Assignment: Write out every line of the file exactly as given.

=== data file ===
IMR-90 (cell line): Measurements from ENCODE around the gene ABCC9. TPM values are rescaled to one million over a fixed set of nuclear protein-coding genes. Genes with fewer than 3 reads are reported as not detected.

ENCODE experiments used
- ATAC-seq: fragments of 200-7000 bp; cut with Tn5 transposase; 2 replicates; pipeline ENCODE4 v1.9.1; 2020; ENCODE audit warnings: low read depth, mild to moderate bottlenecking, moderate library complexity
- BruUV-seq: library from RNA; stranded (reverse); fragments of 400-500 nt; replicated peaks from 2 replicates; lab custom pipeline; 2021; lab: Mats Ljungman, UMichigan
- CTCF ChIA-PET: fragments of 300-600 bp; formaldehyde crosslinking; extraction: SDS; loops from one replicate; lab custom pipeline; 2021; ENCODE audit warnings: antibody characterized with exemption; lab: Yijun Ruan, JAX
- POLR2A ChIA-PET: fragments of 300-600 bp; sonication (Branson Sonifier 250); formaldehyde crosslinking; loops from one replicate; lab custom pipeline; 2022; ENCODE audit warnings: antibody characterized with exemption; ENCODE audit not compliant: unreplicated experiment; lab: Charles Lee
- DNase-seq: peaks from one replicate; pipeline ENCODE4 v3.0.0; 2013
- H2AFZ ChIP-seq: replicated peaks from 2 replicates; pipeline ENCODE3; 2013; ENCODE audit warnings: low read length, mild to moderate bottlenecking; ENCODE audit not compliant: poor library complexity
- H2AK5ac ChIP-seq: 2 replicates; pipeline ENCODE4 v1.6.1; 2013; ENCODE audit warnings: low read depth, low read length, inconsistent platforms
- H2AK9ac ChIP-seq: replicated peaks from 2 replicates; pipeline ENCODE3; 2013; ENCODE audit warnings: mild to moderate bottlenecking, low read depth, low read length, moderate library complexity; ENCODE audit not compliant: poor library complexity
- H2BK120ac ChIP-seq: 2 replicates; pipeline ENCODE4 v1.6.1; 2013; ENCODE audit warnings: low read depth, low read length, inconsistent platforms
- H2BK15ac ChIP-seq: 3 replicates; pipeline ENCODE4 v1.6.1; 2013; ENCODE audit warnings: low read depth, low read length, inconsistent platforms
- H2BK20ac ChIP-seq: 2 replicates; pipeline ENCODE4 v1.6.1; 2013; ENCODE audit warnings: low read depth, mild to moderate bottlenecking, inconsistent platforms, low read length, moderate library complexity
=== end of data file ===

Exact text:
IMR-90 (cell line): Measurements from ENCODE around the gene ABCC9. TPM values are rescaled to one million over a fixed set of nuclear protein-coding genes. Genes with fewer than 3 reads are reported as not detected.

ENCODE experiments used
- ATAC-seq: fragments of 200-7000 bp; cut with Tn5 transposase; 2 replicates; pipeline ENCODE4 v1.9.1; 2020; ENCODE audit warnings: low read depth, mild to moderate bottlenecking, moderate library complexity
- BruUV-seq: library from RNA; stranded (reverse); fragments of 400-500 nt; replicated peaks from 2 replicates; lab custom pipeline; 2021; lab: Mats Ljungman, UMichigan
- CTCF ChIA-PET: fragments of 300-600 bp; formaldehyde crosslinking; extraction: SDS; loops from one replicate; lab custom pipeline; 2021; ENCODE audit warnings: antibody characterized with exemption; lab: Yijun Ruan, JAX
- POLR2A ChIA-PET: fragments of 300-600 bp; sonication (Branson Sonifier 250); formaldehyde crosslinking; loops from one replicate; lab custom pipeline; 2022; ENCODE audit warnings: antibody characterized with exemption; ENCODE audit not compliant: unreplicated experiment; lab: Charles Lee
- DNase-seq: peaks from one replicate; pipeline ENCODE4 v3.0.0; 2013
- H2AFZ ChIP-seq: replicated peaks from 2 replicates; pipeline ENCODE3; 2013; ENCODE audit warnings: low read length, mild to moderate bottlenecking; ENCODE audit not compliant: poor library complexity
- H2AK5ac ChIP-seq: 2 replicates; pipeline ENCODE4 v1.6.1; 2013; ENCODE audit warnings: low read depth, low read length, inconsistent platforms
- H2AK9ac ChIP-seq: replicated peaks from 2 replicates; pipeline ENCODE3; 2013; ENCODE audit warnings: mild to moderate bottlenecking, low read depth, low read length, moderate library complexity; ENCODE audit not compliant: poor library complexity
- H2BK120ac ChIP-seq: 2 replicates; pipeline ENCODE4 v1.6.1; 2013; ENCODE audit warnings: low read depth, low read length, inconsistent platforms
- H2BK15ac ChIP-seq: 3 replicates; pipeline ENCODE4 v1.6.1; 2013; ENCODE audit warnings: low read depth, low read length, inconsistent platforms
- H2BK20ac ChIP-seq: 2 replicates; pipeline ENCODE4 v1.6.1; 2013; ENCODE audit warnings: low read depth, mild to moderate bottlenecking, inconsistent platforms, low read length, moderate library complexity